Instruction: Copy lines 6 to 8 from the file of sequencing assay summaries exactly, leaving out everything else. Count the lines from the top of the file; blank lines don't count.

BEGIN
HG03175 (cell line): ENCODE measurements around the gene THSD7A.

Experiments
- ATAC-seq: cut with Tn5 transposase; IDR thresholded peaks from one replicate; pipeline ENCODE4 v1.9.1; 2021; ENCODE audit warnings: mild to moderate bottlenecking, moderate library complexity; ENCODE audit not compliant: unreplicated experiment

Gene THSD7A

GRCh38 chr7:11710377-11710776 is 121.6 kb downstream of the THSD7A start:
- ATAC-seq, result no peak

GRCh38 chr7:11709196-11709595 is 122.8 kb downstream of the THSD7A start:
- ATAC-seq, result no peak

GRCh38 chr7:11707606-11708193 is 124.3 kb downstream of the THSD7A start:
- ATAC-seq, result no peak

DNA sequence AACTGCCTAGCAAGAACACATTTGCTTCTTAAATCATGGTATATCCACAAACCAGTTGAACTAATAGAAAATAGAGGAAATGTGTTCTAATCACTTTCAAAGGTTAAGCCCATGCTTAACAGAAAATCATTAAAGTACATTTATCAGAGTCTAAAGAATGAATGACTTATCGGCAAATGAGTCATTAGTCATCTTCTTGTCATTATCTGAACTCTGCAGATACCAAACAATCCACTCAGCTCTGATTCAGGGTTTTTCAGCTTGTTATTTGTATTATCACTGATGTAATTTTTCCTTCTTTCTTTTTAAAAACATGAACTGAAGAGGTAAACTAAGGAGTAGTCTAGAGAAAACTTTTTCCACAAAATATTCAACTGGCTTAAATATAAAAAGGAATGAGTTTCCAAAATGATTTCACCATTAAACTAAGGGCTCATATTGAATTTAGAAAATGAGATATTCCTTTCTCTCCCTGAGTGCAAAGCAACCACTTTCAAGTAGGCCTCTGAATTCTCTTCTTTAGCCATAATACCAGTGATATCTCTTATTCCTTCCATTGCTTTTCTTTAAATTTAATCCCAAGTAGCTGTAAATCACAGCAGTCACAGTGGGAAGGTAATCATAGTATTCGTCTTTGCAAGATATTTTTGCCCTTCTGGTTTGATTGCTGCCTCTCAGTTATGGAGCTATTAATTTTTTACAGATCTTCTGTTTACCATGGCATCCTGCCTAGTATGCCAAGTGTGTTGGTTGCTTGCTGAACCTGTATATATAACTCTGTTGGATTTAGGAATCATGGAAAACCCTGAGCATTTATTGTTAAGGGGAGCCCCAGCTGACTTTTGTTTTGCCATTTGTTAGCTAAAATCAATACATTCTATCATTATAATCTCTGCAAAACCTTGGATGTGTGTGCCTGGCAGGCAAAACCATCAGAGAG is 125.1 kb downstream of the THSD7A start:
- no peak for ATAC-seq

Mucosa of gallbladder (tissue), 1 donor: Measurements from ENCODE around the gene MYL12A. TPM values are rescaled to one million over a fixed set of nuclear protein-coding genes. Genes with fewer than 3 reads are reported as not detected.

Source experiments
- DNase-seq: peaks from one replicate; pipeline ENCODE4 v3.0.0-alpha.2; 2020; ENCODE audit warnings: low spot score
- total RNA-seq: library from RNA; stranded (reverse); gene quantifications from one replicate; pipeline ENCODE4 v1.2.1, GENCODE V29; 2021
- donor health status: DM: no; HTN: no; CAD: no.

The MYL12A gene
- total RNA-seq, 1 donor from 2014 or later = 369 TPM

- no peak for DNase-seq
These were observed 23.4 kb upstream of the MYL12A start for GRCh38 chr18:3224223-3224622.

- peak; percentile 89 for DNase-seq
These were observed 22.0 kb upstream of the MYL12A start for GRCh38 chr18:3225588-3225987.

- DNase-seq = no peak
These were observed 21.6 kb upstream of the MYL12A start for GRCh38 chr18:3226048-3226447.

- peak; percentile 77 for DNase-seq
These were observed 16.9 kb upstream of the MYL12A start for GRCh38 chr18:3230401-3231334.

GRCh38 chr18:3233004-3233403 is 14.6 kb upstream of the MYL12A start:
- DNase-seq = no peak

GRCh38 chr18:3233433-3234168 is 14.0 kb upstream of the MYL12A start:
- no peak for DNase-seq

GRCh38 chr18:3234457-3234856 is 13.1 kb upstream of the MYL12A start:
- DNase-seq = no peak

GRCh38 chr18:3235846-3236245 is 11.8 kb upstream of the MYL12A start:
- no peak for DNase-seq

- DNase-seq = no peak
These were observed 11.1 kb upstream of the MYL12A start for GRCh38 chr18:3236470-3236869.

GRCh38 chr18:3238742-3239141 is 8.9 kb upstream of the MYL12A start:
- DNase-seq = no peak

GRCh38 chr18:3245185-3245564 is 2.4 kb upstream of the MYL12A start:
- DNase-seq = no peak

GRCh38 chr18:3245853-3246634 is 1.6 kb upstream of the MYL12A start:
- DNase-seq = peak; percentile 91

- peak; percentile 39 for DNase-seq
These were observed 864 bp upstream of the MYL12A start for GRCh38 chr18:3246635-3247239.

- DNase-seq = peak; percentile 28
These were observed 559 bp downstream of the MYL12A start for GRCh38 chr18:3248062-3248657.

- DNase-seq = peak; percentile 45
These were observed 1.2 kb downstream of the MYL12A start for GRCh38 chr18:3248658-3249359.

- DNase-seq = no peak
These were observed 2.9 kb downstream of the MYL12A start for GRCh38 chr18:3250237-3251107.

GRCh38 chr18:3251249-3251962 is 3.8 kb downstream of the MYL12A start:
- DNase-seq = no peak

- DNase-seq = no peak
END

- ATAC-seq, result no peak

GRCh38 chr7:11709196-11709595 is 122.8 kb downstream of the THSD7A start:
- ATAC-seq, result no peak